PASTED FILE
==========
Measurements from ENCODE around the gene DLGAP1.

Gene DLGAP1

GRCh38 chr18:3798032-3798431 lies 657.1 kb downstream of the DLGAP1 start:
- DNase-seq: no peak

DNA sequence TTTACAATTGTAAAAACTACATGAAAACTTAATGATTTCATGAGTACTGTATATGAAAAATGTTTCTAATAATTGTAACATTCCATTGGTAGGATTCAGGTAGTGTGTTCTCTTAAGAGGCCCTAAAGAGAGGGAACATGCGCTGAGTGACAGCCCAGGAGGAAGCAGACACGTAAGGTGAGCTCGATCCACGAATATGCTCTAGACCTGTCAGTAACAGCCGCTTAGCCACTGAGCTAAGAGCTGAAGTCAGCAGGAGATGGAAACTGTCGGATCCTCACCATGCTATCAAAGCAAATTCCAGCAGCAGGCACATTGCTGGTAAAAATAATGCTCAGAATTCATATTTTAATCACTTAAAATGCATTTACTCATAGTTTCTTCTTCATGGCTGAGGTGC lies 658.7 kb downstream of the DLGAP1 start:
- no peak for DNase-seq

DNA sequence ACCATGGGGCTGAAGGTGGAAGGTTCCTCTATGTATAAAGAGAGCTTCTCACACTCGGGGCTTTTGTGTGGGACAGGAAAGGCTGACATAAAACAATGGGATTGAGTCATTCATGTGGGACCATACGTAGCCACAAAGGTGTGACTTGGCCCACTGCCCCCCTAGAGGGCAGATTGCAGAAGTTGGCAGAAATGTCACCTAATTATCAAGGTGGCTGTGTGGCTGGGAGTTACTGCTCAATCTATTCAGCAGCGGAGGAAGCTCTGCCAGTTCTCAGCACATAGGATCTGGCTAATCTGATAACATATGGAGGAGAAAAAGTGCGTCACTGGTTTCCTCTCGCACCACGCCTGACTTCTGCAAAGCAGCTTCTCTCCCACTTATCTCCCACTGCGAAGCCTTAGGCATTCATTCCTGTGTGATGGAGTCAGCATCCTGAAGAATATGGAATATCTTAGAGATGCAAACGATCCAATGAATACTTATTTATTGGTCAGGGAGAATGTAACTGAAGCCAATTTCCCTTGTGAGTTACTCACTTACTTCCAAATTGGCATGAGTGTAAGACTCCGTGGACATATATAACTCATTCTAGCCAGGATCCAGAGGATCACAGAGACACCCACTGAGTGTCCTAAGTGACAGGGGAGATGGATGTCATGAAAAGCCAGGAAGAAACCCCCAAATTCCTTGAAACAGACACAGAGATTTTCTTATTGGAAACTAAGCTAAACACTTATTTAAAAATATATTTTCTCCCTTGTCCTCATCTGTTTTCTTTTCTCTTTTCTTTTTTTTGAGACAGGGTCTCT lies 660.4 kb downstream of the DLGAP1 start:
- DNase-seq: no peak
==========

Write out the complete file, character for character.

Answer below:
Measurements from ENCODE around the gene DLGAP1.

Gene DLGAP1

GRCh38 chr18:3798032-3798431 lies 657.1 kb downstream of the DLGAP1 start:
- DNase-seq: no peak

DNA sequence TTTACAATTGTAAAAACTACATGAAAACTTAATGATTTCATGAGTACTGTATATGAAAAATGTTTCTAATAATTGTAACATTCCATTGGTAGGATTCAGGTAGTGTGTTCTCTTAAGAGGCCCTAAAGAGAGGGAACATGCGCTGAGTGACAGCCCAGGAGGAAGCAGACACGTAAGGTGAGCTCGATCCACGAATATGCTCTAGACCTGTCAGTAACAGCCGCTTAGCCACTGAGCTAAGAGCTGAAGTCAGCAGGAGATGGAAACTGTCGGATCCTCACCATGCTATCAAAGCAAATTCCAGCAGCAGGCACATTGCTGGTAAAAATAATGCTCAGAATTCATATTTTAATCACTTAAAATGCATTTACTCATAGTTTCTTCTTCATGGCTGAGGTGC lies 658.7 kb downstream of the DLGAP1 start:
- no peak for DNase-seq

DNA sequence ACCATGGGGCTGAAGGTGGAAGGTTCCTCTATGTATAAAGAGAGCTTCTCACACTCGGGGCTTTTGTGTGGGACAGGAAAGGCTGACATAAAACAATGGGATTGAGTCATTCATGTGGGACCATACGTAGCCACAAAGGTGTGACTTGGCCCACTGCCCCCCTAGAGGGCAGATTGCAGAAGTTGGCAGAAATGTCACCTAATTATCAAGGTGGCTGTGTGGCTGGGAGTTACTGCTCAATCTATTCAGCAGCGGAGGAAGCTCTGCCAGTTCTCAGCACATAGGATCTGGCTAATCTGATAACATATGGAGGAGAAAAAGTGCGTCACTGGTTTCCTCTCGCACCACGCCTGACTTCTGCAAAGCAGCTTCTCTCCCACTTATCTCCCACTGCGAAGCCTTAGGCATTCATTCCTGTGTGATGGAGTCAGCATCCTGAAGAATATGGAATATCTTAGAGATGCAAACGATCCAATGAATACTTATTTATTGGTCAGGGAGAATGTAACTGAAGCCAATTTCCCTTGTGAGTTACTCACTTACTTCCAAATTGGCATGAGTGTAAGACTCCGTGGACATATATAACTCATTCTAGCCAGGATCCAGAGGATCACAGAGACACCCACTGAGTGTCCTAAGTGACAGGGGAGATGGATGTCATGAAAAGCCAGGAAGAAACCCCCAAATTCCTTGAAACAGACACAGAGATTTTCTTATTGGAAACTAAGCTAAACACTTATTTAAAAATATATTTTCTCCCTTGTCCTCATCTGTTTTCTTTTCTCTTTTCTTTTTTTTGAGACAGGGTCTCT lies 660.4 kb downstream of the DLGAP1 start:
- DNase-seq: no peak